“I don’t think Andrew is a coward,” Tyson’s perplexed trainer for the fight at The Palace, Tommy Brooks, assessed after Golota again had run up the white flag. “He has anxiety attacks. Mainly, he’s a front-runner. Once the tide turns in a fight, he folds the tent.”
Folding the tent, regardless of the circumstances, was not Augustus’ style, and he again showed that with his gutty performance against the vastly more talented Mayweather the night after Golota had given up in a fight he probably wouldn’t have won in any case, but in which he at least had a chance to redeem himself to some degree.
Against Mayweather –still known as “Pretty Boy” then, not “Money” – Augustus proved that there was much more to him than his nondescript record (22-16-4, with 10 wins inside the distance) might have indicated. The end came as expected when Augustus, his face swollen and bleeding from the nose and left ear, had taken three consecutive left hooks to the body in the ninth round of the scheduled 10-round. With their fighter well behind on points, Augustus’ cornermen began waving white towels, prompting referee Dan Grable to step in and wave a halt to the surprisingly competitive contest.
Not surprising, though was Augustus’ angry reaction to the stoppage. He figured he still had more than a round to land that tide-turning shot and possibly shock the world, and even if it didn’t happen, hell, he wasn’t the kind to ever give up.
“But I’m not hurt,” Augustus told Grable in animated but futile protest. “Come on, don’t stop it.”
Augustus’ manager, Luis DeCubas, said his guy had fought too hard and too well to be exposed to continued punishment in a fight he couldn’t win.
“Emanuel’s left hand was screwed up, his right hand was gone,” DeCubas said. “He had nothing left to hurt Floyd with. Why would I leave the kid in there to get killed. That’s not right. But I tell you, Emanuel has the biggest heart in boxing, and he proved that today.”
Despite the apparent ease with which he was winning, Mayweather didn’t come out of the scrap unscathed. When Grable stepped in and wrapped his arms around Augustus, Mayweather’s nose was dripping blood and his face was uncharacteristically blotchy.
Before Mayweather took on Miguel Cotto in 2012, he said, “If I was rating certain fighters out of every guy that I fought, I’m going to rate Emanuel Augustus first compared to all the guys that I’ve faced. He didn’t have the best record in the sport of boxing, he has never won a world title, but he came to fight and, of course, at that particular time, I had took a long layoff (seven months).”
Augustus is perhaps best-known for his putting Mayweather to one of his sternest tests, but that was hardly his only career highlight. Known as the “Drunken Master” for his penchant for fake-staggering around the ring, likely a ploy to draw opponents into his hitting zone, Augustus dropped a 10-round decision to the rugged Micky Ward on July 13, 2001. The ESPN2-televised brawl as so action-packed that it was named Fight of the Year by, among others, The Ring magazine and USA Today.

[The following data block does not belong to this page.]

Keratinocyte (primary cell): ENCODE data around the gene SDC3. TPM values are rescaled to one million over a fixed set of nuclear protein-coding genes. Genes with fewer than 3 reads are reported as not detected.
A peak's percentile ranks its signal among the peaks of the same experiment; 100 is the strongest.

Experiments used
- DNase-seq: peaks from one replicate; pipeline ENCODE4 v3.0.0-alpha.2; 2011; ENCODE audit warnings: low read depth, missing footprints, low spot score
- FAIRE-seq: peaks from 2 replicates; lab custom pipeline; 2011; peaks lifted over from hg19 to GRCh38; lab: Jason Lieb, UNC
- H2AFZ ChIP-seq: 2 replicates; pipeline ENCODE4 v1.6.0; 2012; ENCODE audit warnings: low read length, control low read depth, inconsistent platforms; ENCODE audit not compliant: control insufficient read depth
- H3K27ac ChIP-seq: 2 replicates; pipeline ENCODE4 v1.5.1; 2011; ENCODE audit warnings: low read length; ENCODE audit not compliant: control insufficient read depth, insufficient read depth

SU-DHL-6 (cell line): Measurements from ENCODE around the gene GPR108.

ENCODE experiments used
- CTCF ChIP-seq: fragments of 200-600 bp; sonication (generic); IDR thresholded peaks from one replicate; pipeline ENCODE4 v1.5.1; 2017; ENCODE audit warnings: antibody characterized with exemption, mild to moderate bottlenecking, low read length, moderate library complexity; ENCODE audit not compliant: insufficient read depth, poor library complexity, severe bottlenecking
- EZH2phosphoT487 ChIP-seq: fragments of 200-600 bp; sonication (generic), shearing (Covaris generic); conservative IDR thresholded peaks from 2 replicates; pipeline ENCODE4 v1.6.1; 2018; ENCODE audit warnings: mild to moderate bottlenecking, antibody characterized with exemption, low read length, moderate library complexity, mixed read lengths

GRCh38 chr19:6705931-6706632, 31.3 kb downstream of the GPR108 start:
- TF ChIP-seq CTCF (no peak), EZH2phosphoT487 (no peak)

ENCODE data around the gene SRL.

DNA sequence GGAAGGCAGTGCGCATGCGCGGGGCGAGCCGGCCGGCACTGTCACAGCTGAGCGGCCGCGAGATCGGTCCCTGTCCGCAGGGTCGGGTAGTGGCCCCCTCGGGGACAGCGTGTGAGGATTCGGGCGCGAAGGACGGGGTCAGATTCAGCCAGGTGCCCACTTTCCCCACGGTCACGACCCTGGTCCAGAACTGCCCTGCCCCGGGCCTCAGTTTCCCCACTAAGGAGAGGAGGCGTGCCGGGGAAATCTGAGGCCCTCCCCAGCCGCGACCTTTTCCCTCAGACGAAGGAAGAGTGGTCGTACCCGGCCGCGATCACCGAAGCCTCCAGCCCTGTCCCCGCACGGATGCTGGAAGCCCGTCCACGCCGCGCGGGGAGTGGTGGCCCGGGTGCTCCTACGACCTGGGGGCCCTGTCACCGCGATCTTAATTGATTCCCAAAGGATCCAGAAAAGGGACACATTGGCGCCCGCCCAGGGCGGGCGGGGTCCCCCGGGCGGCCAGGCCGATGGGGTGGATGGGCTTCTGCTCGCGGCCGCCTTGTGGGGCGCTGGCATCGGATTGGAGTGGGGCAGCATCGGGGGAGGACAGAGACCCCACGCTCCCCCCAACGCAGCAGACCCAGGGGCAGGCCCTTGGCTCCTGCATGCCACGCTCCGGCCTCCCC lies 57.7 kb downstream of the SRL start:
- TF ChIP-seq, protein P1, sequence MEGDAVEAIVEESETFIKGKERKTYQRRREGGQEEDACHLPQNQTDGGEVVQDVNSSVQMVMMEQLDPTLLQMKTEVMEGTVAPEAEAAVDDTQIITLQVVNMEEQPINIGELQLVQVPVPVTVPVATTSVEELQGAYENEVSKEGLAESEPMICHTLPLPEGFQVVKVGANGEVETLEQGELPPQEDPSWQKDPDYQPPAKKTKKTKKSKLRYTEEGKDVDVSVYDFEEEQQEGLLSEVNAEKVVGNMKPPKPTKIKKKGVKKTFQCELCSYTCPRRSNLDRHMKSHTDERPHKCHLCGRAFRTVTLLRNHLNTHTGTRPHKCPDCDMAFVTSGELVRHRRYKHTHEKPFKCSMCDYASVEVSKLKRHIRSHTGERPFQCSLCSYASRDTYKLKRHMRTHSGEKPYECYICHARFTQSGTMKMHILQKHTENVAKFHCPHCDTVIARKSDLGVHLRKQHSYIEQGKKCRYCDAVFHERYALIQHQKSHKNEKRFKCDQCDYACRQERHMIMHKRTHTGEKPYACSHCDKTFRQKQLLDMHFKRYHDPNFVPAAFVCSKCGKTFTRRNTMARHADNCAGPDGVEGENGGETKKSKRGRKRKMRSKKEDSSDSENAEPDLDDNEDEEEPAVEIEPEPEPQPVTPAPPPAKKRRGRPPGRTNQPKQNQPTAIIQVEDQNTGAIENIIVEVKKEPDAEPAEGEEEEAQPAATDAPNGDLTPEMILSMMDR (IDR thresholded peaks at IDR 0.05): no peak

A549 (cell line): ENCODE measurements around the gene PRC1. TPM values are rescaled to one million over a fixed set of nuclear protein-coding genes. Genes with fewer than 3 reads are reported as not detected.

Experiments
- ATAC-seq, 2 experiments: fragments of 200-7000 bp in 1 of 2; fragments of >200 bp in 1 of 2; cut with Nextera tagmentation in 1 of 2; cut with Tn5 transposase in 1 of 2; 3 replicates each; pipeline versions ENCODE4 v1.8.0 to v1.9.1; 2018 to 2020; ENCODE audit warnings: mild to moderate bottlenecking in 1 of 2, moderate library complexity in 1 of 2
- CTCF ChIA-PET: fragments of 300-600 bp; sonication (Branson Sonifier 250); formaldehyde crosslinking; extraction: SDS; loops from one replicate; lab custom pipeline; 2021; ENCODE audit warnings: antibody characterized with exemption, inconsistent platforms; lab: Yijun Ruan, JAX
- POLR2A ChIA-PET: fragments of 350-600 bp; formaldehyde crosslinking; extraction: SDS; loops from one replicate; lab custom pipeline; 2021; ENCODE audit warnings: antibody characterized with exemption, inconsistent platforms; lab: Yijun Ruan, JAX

Losing with courage is still losing, however, and Augustus concluded his professional career on Jan. 29, 2011, the eight-round unanimous-decision defeat at the hands of Vernon Paris – on the undercard of the Timothy Bradley Jr.-Devon Alexander junior welterweight unification bout at the Silverdome, in Pontiac, Mich. – left him with a final mark of 38-34-6, with 20 wins as well as five losses inside the distance. Never a champion, or even a serious contender (he never got a shot at a widely recognized world title), it was Augustus’ destiny to simply fade away, a mostly unremembered footnote to boxing history.
Even the particulars of his near-death – the Chicago native was shot in the head (Christopher Sills was arrested several days later) in his adopted home of Baton Rouge, La., close to a gym where the 39-year-old Augustus sometimes sparred – was hardly headline news. In Louisiana’s capital city, the citizenry was far more interested in the LSU football team’s last-second, 30-27 victory at Florida three days earlier than in the shooting of a retired boxer who never really attained star status there or anywhere else.
But the fact that Emanuel Augustus is hanging on, fighting for his life with the tenacity he always exhibited inside the ropes, stands as incontrovertible proof of two things:
One, the man always could take one hell of a shot.
And two, he can never be likened to Andrew Golota.